Can Vitamins Help Control Diabetes?
Over 37 million Americans have diabetes, a chronic condition that can have far-reaching implications if not well controlled. Diabetes is the seventh leading cause of death in the US, so ensuring the body produces and effectively uses insulin to regulate blood sugar is critical. While a healthy diet, exercise, and proper monitoring are all key aspects, some individuals wonder if certain vitamins can improve health outcomes or prevent the disease from developing.
A word on dietary choices
People looking for a quick fox with a supplement should note that dietary choices throughout the day will be more impactful on a diabetic’s overall health. A supplement, even made from the most potent nutrients, can’t counteract daily intakes high in sugary and fatty foods that cause dangerous blood sugar spikes. Committing to a diet low in sugar, as well as taking strides to understand how to keep diabetes well-managed, is the cornerstone to staying healthy and preventing adverse outcomes.
The type of diabetes matters
Many people forget that 2 types of diabetes exist. Type 1 diabetes is usually linked with an autoimmune reaction and often first appears in childhood. Type 2 diabetes develops gradually after years of an unhealthy diet, a sedentary lifestyle, and other risk factors. Although vitamins can help manage diabetes, not all options are a good fit depending on the diagnosis.
The B vitamin link
Of all the B complex vitamins, B12 is a popular option that offers a wide range of benefits. However, the vitamin is only effective for people with type 2 diabetes who also have that vitamin deficiency. In particular, people with low B12 levels who are also taking metformin may benefit most by supplementing. However, individuals that opt to use a B12 supplement should be prepared to undergo additional monitoring.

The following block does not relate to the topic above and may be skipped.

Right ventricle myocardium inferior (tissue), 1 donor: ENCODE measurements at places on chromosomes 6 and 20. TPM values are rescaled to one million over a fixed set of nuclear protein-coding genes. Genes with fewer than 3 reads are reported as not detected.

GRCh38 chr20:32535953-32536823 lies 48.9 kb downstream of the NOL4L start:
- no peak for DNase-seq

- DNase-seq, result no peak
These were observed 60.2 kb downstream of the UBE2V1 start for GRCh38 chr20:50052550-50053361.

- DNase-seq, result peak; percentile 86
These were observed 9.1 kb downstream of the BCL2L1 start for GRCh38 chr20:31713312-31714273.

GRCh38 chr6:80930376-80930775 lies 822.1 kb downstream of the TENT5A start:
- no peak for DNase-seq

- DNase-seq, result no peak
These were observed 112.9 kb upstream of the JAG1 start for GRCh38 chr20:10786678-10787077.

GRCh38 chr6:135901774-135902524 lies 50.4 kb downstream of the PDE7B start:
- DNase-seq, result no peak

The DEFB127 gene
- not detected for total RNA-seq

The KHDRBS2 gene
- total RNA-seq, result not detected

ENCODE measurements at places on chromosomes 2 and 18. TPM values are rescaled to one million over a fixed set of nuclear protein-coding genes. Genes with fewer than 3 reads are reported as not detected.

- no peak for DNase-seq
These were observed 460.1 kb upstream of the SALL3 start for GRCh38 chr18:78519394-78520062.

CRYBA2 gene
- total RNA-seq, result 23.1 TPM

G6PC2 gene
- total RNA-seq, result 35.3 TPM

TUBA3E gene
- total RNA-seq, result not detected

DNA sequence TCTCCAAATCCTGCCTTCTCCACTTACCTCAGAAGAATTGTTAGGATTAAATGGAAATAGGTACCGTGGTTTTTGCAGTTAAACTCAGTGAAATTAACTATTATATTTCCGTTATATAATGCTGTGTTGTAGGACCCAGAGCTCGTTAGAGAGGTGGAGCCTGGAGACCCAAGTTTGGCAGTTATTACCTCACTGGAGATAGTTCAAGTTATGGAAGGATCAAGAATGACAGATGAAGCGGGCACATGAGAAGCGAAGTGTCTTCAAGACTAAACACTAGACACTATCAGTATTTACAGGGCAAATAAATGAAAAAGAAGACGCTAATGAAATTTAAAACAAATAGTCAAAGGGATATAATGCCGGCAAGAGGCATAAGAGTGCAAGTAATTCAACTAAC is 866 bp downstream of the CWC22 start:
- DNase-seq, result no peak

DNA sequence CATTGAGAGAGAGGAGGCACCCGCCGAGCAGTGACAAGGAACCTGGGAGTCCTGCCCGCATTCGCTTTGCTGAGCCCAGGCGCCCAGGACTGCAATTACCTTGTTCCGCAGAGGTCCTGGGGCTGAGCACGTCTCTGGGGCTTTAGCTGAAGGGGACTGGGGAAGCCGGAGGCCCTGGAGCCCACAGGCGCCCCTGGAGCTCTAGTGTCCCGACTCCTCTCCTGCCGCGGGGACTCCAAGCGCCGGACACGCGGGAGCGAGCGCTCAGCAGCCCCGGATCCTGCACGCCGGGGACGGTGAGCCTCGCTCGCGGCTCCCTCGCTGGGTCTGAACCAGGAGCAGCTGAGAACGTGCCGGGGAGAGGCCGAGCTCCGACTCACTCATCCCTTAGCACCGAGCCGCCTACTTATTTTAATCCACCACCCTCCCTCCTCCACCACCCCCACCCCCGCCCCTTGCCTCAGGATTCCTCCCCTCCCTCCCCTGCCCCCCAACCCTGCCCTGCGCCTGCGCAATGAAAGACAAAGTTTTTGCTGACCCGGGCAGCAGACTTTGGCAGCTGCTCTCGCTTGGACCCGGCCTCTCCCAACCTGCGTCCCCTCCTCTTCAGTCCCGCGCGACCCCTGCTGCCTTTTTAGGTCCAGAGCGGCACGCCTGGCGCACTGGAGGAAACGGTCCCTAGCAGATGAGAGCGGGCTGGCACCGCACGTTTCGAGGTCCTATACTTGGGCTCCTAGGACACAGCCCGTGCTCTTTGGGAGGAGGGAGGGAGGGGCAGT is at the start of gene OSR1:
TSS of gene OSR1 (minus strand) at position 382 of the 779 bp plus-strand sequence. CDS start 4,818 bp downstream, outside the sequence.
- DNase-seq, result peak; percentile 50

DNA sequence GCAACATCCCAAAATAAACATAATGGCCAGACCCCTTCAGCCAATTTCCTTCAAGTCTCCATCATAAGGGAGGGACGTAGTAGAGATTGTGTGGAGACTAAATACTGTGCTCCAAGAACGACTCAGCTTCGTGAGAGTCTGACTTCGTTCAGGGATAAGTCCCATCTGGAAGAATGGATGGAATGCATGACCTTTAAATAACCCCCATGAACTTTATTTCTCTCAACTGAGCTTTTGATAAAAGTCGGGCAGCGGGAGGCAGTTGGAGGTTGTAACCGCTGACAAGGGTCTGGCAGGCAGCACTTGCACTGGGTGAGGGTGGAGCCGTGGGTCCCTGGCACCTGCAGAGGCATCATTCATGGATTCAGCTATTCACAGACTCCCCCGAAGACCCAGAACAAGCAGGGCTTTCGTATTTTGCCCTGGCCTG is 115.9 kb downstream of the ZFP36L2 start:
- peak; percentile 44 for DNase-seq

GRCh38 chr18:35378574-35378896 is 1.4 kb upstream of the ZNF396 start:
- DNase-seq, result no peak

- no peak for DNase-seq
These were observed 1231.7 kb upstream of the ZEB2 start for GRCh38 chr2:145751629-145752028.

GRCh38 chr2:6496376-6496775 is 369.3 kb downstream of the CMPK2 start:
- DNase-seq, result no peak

Understanding the science
While much research has uncovered a link between diabetes and vitamin deficiencies, less is known about the efficacy of supplementation as a solution. In short, evidence is inconclusive or too limited to definitively say that taking a B complex vitamin is beneficial for diabetics. Additionally, evidence also tends to suggest that the body doesn’t absorb nutrients as easily from supplements as from foods. For this reason, people are always encouraged to focus on a healthy diet rather than rely on supplements to improve health.
Get educated on diabetic risks
The best way to avoid receiving a diabetes diagnosis is to focus on a healthy lifestyle that limits sugar consumption, prioritizes staying active, and maintains a healthy weight. Supplements can be an alluring solution for shoring up nutritional deficiencies, but the somewhat unregulated nature of the vitamin market also poses risks. Individuals concerned about nutritional imbalances associated with diabetes should speak with a registered dietician (RD) or physician for further guidance.